Pearls of Wisdom examines the process of marine oysters creating pearls and compares it to the human experience of learning from life’s hardships and finding the beauty within.
After taking some time to check in with my mental health, I wanted to start up my posts again by talking about a video that came across my Facebook dashboard. Following her 18th birthday, a young woman begins opening a gift from her boyfriend, who films dutifully behind the camera. For nearly 5 minutes, we watch as she pulls out bag after vacuum-sealed bag of individually wrapped marine oysters. She seemed to think it was a joke until her boyfriend, stepping into frame, informs her that they will open them all in search of pearls. Nearly 10 minutes later, she holds two handfuls of oblong, multi-colored pearls and grins happily at the camera.
At first, I couldn’t believe it: how could something so precious be found in a pack of oysters one would order online? So I did a little digging and found out, to my slight disappointment, that the pearls they had found would not pull a high price on the market. Their shape, more oblong than spherical, was less than ideal. Their luster, which reflected brightly in some places, came up flat in others. But the woman didn’t seem to care. Her teeth shone brightly, white as pearls, as she thanked her boyfriend while gagging at the smell of the oysters littered around the kitchen. The moment wasn’t perfect but it imperfectly was.
A slave to my quizzical nature, I decided to do some research to understand the full process of making a pearl. I learned that pearl formation is actually a defense mechanism; as irritants find their way into the shell, the oyster begins to secrete aragonite and conchilolin. These materials, which make up the oysters shell, combine to form nacre, or “mother-of-pearl”, which encases the irritant to protect the host. As years go by, layer upon layer of nacre are added, forming the pearls we have all come to value.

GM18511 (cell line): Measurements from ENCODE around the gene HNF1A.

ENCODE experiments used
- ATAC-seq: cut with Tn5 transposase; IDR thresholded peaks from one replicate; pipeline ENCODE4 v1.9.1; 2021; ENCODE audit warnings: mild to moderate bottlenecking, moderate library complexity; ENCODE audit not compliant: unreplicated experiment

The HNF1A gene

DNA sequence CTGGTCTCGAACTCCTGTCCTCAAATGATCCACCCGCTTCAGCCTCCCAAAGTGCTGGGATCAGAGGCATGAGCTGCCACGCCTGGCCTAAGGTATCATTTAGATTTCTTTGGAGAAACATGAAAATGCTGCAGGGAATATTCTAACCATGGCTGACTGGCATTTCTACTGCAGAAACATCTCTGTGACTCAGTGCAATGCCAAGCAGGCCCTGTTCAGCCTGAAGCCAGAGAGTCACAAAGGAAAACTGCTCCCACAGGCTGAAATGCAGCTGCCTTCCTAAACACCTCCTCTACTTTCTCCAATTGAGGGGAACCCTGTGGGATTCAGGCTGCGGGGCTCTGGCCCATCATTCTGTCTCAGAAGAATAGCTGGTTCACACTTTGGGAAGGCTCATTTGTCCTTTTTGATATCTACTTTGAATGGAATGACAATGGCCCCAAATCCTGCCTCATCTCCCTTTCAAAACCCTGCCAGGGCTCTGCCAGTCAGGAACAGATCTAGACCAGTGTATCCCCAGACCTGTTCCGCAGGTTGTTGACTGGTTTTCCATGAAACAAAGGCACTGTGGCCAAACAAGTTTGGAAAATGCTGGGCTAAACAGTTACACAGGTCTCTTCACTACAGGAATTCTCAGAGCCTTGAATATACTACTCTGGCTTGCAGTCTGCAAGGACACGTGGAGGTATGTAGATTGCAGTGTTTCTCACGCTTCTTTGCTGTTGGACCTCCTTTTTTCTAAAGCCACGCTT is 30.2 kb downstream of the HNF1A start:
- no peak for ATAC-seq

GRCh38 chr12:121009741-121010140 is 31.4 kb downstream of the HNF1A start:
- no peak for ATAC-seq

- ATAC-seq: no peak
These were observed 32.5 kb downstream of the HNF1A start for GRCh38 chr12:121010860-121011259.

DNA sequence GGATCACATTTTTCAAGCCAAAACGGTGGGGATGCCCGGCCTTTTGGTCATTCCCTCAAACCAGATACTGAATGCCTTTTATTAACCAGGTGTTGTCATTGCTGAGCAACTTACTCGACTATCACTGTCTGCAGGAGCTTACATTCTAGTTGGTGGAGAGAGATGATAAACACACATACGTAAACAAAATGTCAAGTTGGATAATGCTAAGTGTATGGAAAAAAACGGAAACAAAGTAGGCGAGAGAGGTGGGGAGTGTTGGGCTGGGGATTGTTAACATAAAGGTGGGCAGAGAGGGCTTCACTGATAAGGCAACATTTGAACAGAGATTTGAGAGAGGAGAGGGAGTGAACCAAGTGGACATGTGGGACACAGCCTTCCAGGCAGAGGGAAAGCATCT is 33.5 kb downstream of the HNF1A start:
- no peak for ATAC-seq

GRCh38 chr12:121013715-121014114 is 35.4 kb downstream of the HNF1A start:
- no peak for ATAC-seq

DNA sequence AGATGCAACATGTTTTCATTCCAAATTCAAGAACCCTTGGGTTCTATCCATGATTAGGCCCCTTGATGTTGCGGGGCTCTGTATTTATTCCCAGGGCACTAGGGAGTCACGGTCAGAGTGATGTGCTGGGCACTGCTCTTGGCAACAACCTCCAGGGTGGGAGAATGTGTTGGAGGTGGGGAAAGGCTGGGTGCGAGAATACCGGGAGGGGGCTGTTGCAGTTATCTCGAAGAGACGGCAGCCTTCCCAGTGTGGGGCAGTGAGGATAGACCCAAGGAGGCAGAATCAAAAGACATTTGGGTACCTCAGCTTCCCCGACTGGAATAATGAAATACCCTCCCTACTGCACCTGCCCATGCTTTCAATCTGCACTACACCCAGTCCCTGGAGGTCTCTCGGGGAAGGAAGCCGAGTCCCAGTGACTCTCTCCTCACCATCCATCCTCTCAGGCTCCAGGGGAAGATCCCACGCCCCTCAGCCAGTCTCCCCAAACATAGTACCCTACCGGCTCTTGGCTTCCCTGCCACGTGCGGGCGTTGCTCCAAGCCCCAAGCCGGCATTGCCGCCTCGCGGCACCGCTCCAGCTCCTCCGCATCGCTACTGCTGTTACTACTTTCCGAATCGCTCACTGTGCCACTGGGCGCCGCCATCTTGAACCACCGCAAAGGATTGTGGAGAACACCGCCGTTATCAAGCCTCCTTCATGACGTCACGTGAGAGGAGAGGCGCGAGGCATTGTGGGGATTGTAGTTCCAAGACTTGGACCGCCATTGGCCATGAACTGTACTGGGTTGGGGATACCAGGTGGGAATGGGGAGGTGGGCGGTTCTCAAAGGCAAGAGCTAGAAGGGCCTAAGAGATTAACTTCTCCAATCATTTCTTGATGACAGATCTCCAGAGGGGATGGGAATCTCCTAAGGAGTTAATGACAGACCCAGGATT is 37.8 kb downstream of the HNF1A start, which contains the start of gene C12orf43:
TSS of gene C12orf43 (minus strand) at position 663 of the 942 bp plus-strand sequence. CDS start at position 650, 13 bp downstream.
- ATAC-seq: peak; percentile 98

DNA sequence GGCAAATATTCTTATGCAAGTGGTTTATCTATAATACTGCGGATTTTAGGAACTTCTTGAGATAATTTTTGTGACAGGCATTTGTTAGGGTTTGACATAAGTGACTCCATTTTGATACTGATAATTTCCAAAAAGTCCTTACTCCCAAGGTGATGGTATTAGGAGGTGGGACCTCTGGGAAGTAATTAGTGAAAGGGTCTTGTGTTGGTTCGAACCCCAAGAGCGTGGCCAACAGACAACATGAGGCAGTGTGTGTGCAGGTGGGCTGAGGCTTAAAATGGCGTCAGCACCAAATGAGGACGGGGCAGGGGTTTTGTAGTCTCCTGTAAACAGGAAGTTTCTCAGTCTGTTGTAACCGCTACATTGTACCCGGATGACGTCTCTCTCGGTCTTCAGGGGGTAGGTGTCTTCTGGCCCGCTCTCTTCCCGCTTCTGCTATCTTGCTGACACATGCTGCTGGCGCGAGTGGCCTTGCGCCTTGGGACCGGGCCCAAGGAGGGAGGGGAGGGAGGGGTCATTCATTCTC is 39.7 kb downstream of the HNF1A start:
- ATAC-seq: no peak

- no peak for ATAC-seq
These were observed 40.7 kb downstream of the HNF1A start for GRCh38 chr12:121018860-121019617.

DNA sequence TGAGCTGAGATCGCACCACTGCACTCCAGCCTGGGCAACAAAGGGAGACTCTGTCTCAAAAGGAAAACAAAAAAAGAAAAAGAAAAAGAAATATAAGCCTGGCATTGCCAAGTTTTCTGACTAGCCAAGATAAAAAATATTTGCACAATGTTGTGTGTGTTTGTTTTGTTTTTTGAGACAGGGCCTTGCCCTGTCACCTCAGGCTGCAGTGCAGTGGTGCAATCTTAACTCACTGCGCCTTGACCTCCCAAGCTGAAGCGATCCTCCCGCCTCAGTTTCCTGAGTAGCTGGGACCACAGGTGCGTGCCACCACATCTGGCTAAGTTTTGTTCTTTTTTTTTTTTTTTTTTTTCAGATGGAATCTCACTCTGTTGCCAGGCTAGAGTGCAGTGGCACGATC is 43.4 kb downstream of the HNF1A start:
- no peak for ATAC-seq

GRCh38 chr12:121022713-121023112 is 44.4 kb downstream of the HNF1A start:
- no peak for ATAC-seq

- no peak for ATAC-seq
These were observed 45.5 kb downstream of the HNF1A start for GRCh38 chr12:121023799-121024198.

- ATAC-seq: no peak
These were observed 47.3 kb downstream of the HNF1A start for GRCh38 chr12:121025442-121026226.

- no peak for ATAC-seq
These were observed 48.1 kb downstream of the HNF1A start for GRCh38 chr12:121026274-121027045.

While I was reading up, I found the process of pearl making relates a lot to life. Like oysters, who add to their shells by filtering calcium from the water, the strength and thickness of our own “shells” is determined by our environments as well. Should one be too exposed to the trials and tribulations of life, the nature response is to build our walls thicker and taller, determined to keep others out. The true beauty of that person sits beneath those walls unseen, waiting for the day when someone might come along to help them open up. But even if they don’t want to and no one ever comes along to help them, that layer of beauty remains with them, as smooth and real as the the shells of the oysters that lived and died on the ocean floor.
So as we experience hardship and other “irritants” that force their way into our lives, we learn more about ourselves. With each revelation and every hopeful breath, a coat of understanding covers us, adding another layer to our protection from the pangs of life. Throughout years of living and learning, these layers add up to create small pearls of wisdom. When we find ourselves at our darkest moments, where we no longer see that beautiful layer of love and value that lives within us, we can look to these small life lessons and find hope. They embolden our actions, growing larger as we begin to affect a positive change in the world. Much like oysters, the beauty built from hardship oftentimes cannot be fully appreciated during our lifetime. It is our memory, built through avenues of experience and actions based in love, that lives on as a shining legacy after our earthly bodies have faded to nothing.
In short, it often takes a lifetime to make any sort of positive difference and even then, most don’t live to see it. But the differences we have made live on in the memories of the hearts we have reached even after we lay forgotten in our graves. It is our actions now that determine the fate of the world to come, where something even so small as an indirect kindness could mean someone else finding the hope to continue living in a world they feel has forgotten them. Do not let the hardships that invade your life disable you from living it: each experience of pain and loss only add to the beauty and strength of those that are forced to endure them. Never forget that layer of beauty that lives within you and remember to help other’s find it when you believe they’ve lost their way. In a world full of “irritants”, choose to find beauty.